In recent years, modern industry has changed the vintage Vietnam landscape in a big way. Some may argue that modernizing your city is could be a good thing, but the historic city of Hoi An in central Vietnam, however seems to be unfazed by the prospect…

The South-East Asian trading port still holds all the wonders it did since the 15th century. The true beauty of central Vietnam is on full display here…to help navigate Vietnam’s living time capsule, here is a pictorial guide to the beautifully preserved city of Hoi An.

Stepping foot into Hoi An’s “Old Town” District feels as though you are stepping back into an era suspended in time. This is a stark contrast from the rising city of Da Nang a mere half-an-hour drive away. While here, life seems to move at a much slower pace.

Since Hoi An does not have an airport, the easiest way to get here is to fly to Da Nang and hire a driver or taxi from the airport. The half-an-hour ride from Da Nang to Hoi An should cost no more than 200k VND.

The usual chaos of motorbike traffic, which has become synonymous with Vietnamese life is replaced with traditional single-speed bicycles. They are only outpaced by the caravan of rickshaws ferrying tourists through the city’s winding streets. If you can’t find a rickshaw driver, they will undoubtedly find you. For 150k VND an hour, they will cycle you around the Old Town’s walking street.

The Hoi An city centre is obsessed with lanterns. Adding to the charm of the city, the lanterns sway peacefully in the wind waiting to be illuminated as night falls.

We chose to stay at a friend’s home just outside of the main district. The beautiful three-bedroom villa was built from the ground up just before the city’s land prices began to boom.

The juxtaposition of the surrounding land gives a clear indication of the contrast between the Hoi An of old and what the future will undoubtedly bring.

But back in Old Town, the city stays suspended in time. Some of the buildings here date back to the 15th century. Motorbikes are only allowed in this area until 3:00pm. After which the district becomes pedestrians and bicycles only.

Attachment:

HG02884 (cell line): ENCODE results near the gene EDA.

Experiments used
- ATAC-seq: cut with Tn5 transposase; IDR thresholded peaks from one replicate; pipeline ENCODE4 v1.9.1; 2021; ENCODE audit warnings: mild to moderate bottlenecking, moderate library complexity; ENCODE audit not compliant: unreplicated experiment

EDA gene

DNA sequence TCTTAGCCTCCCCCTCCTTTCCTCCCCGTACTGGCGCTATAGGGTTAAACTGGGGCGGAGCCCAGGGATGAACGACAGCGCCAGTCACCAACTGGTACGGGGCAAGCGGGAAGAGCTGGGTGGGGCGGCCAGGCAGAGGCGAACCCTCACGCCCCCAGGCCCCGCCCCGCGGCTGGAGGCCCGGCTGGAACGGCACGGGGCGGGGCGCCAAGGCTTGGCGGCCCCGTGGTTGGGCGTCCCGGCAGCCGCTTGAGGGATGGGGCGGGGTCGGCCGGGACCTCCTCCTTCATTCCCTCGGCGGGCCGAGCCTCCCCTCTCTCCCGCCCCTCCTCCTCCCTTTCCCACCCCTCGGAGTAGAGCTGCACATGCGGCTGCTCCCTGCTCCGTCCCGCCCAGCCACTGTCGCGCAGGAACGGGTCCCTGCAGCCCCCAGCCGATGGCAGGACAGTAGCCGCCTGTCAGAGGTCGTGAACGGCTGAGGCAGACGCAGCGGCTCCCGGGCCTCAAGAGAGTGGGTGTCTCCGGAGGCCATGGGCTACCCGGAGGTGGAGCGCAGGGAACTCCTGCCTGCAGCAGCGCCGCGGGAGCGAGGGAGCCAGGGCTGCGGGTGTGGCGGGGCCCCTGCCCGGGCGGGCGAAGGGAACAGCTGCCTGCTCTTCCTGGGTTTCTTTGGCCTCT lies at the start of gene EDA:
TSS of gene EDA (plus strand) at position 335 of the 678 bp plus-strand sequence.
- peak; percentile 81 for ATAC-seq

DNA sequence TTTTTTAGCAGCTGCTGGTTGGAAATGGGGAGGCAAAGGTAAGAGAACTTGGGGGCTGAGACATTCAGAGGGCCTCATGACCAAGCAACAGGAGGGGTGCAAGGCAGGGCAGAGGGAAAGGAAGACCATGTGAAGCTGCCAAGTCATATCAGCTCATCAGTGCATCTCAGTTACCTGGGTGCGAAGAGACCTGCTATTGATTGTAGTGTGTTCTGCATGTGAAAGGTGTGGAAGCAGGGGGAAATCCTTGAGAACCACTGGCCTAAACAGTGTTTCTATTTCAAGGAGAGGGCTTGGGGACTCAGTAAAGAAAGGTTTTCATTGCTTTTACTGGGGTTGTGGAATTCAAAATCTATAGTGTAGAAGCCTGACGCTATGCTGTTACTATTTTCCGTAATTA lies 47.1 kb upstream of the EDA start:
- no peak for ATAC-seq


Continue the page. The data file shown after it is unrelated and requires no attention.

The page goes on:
Many of the locals choose bicycles over motorbikes. You can rent a single speed bike from many of the hotels in the central area for 30k VND a day, which is more than adequate in getting you around the historic district.

The women here are incredibly strong for their age, as they row their boats through the canals all day, every day.

Some of the old rustic buildings have seen better days

We had lunch at Morning Glory, one of Hoi An’s best-known restaurants. Located at 106 Nguyen Thai Hoc in the heart of Old Town, Morning Glory serves up many traditional dishes that can only be found in Hoi An.

For a starter, we had Hoanh Thanh Chien. A crispy fried wonton shell garnished with shrimp, onions, tomatoes and cabbage.

Com Ga is one of Hoi An’s most traditional dishes. The rice gets its yellow colour by being cooked in chicken broth.

Mi Quang is a popular dish eaten by locals for either breakfast, lunch or dinner. This hearty pork and noodle dish is served lukewarm, with only a minimal amount of soup. Perfect for the hot Vietnamese summers.

Continuing our food excursion, we went to Cho Hoi An next. The indoor market dedicates most of its retail space to food and snack stalls.